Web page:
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This month Latin America reached a grim milestone as it became the new epicenter of the COVID-19 pandemic. Collectively the region surpassed 50,000 deaths, and Brazil became the second-worst affected country in the world. Governments across the region have, for the most part, responded in the same way to the pandemic, explains Donny Donosso, Baker Tilly’s Regional Director for Latin America.
Few would argue that COVID-19 has changed the world. The pandemic has shone the spotlight firmly on the need for businesses to embrace change, to react quickly based on high quality information, explains Chris Danes, Tax Partner at MHA MacIntyre Hudson, the UK member of the Baker Tilly network, and responsible for the Global Tax Solutions team.
When COVID-19 hit Europe, it hit hard. Within weeks, the region overtook China in terms of the number of recorded cases and became the active centre of the pandemic. Three months after measures were introduced to protect lives, Europe is now easing out of lockdown - slowly and cautiously.
Life after lockdown: The view from audit
While digital advances continue to influence how audits are conducted and how evidence is gathered, as well as aspects of the reporting process, the nature of the audit process still focuses on engagement and direct interaction with the audited entity. But risk assessments for 2020 audits will look entirely different to what we are used to, explains Dr Paul Winrow, Director of Professional Standards at Baker Tilly in our latest podcast.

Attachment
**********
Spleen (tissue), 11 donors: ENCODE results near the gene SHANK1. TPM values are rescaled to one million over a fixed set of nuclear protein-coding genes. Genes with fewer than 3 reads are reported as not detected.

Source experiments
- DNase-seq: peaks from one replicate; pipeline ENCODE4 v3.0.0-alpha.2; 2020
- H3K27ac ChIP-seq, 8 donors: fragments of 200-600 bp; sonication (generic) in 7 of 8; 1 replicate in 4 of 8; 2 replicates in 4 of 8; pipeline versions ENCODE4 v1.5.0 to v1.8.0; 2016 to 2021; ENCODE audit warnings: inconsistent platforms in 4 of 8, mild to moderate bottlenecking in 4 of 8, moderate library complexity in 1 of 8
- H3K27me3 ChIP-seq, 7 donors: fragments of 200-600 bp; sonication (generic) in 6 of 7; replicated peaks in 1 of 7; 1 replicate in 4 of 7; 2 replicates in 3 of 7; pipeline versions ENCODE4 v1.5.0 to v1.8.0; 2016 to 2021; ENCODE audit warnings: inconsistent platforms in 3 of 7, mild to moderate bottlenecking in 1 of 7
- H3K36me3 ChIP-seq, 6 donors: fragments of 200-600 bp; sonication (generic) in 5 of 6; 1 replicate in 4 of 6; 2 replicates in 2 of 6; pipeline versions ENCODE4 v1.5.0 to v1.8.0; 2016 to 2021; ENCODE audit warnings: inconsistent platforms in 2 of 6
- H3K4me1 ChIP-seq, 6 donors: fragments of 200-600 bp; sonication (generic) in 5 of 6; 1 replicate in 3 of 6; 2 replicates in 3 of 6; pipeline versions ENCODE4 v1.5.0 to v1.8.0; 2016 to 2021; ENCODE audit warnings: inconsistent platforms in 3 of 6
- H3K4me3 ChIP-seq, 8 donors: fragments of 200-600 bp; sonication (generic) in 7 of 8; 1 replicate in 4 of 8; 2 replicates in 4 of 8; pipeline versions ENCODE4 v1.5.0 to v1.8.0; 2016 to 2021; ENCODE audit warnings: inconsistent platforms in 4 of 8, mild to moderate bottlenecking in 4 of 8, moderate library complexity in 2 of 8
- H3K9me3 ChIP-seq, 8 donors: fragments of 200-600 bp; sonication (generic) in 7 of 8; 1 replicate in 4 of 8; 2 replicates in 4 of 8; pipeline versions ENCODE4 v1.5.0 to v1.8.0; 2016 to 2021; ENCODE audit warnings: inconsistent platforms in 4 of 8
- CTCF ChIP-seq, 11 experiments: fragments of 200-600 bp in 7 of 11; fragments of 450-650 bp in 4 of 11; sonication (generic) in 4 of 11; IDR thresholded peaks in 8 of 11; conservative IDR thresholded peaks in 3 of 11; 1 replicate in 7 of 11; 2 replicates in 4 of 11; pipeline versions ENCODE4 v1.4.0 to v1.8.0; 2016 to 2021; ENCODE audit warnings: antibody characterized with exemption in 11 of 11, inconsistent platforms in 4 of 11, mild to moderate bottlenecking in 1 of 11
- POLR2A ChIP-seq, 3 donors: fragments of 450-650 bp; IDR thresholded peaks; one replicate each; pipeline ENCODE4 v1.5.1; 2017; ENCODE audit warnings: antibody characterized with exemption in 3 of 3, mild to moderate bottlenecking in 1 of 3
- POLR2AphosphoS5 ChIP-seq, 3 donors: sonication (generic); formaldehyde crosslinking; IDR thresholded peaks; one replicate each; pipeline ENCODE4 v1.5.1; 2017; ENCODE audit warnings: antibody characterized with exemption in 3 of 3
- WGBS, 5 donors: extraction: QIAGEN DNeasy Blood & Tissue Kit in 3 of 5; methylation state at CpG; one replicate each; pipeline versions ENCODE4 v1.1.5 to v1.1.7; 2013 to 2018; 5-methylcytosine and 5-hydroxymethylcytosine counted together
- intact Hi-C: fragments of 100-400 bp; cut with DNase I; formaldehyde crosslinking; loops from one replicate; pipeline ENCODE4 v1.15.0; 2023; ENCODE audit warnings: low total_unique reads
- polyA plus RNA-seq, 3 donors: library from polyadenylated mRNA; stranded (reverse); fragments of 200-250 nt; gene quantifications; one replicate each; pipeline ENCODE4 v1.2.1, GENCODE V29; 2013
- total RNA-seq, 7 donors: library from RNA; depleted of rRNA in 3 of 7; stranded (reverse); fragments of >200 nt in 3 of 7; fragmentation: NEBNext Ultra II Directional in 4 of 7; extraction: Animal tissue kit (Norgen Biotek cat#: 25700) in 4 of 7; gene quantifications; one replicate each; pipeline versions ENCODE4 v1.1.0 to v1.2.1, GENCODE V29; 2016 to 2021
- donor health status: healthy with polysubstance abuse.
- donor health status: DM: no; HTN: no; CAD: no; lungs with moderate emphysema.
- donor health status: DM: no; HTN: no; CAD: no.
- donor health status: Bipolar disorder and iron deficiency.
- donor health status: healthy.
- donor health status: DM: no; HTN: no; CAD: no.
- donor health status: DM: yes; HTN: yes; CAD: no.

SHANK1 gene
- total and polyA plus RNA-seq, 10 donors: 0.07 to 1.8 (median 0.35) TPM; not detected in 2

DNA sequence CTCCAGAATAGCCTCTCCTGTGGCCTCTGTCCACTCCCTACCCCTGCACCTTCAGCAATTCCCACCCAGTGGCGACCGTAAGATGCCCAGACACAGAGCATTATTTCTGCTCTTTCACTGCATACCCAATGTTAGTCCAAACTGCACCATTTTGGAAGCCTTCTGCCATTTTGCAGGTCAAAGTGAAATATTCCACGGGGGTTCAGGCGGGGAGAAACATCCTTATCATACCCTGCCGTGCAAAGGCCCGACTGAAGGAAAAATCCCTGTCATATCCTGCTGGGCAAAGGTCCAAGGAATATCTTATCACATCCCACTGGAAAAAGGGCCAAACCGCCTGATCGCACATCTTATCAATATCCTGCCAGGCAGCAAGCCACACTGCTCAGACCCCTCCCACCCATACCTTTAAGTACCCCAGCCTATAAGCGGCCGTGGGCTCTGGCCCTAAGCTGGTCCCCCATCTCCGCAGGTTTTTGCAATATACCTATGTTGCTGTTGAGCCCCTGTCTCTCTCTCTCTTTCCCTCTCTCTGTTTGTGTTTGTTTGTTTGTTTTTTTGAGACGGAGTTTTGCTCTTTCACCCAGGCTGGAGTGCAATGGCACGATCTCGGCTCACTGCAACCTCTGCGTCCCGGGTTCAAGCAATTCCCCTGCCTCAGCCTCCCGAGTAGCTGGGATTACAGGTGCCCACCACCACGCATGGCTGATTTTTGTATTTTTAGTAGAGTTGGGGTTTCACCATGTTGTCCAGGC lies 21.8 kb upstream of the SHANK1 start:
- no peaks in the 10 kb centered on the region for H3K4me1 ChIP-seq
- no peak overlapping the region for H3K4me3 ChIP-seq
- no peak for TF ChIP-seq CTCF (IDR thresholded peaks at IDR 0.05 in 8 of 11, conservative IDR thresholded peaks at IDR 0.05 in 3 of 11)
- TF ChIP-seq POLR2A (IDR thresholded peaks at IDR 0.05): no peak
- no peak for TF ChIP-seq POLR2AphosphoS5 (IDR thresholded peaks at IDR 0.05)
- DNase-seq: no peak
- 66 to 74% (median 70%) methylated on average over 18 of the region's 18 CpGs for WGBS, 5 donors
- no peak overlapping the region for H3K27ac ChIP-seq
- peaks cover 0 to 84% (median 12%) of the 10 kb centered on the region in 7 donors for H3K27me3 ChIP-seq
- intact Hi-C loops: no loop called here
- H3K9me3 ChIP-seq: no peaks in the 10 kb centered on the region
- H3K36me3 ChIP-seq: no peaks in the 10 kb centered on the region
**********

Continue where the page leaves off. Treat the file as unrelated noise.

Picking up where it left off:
Listen to the next episode in our Great Conversations podcast series in which we look at life after lockdown: the view from audit.
The end of Saly?
“As auditors, we often rely on the concept referred to as Saly – ‘same as last year’. But COVID-19 is forcing us to approach an audit of a company, even if we are the longstanding auditor, as if it was the first time we have performed the audit.
“While historically a lot of time is spent on the detail in risk assessment, I think this year the approach will be to take a step back. To look at the impact of COVID-19 on the entity and think about the things you are required to do in a risk assessment.
“What has been the impact of the pandemic on the client’s industry? What are the regulatory changes and government schemes that have been brought in to deal with the pandemic: how will you deal with government loans, furlough schemes? How have the client’s business operations been impacted, their clients, their supply chains? How is the entity financing itself going forward? Has there been an impact on bank covenants? Has the entity had to take out extra loans?”
And the implications don’t stop there. The objectives and strategy of a company will likely be very different because of the pandemic. Many will have new short-term objectives focused around survival, and a redefined strategy for the next 2-3 years to get back to ‘normality’.
Control environments will also likely have faced a huge shake up, explains Winrow. Not just financial systems controls, but how management overall controls the business, including IT controls.
“For many businesses this is the first time they will have had teams, en-masse, working remotely. For that to work you need appropriate control environments, and those environments will change as the phases of the pandemic change: from pre-lockdown, to lockdown, to post lockdown and, hopefully, a physical return to the office.”